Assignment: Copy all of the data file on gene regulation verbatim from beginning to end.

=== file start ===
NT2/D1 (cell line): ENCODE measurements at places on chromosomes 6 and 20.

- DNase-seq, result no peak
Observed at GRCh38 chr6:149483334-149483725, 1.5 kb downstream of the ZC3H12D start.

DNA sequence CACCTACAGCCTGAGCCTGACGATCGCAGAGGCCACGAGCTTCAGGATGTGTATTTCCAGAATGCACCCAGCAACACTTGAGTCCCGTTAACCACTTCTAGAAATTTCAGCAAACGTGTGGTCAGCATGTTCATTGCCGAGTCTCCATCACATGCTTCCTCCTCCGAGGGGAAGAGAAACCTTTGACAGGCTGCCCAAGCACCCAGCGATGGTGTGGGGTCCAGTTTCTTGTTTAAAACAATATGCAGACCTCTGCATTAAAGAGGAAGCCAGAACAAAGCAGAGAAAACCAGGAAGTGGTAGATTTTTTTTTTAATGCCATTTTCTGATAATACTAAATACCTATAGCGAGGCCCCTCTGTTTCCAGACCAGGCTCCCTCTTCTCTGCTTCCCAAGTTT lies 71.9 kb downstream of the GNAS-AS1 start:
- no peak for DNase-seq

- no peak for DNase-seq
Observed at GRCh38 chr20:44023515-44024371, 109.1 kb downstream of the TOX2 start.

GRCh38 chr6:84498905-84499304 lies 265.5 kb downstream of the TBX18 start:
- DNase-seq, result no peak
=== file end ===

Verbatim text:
NT2/D1 (cell line): ENCODE measurements at places on chromosomes 6 and 20.

- DNase-seq, result no peak
Observed at GRCh38 chr6:149483334-149483725, 1.5 kb downstream of the ZC3H12D start.

DNA sequence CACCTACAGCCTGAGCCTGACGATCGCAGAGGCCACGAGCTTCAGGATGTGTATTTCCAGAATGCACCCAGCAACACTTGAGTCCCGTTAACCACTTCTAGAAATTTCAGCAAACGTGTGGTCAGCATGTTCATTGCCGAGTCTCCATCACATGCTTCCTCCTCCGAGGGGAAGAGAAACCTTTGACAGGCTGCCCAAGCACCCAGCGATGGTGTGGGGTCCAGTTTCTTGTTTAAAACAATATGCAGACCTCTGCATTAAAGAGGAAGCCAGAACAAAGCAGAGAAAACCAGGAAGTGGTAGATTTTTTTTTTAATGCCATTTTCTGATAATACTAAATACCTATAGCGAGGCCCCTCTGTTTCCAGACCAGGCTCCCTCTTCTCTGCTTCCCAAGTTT lies 71.9 kb downstream of the GNAS-AS1 start:
- no peak for DNase-seq

- no peak for DNase-seq
Observed at GRCh38 chr20:44023515-44024371, 109.1 kb downstream of the TOX2 start.

GRCh38 chr6:84498905-84499304 lies 265.5 kb downstream of the TBX18 start:
- DNase-seq, result no peak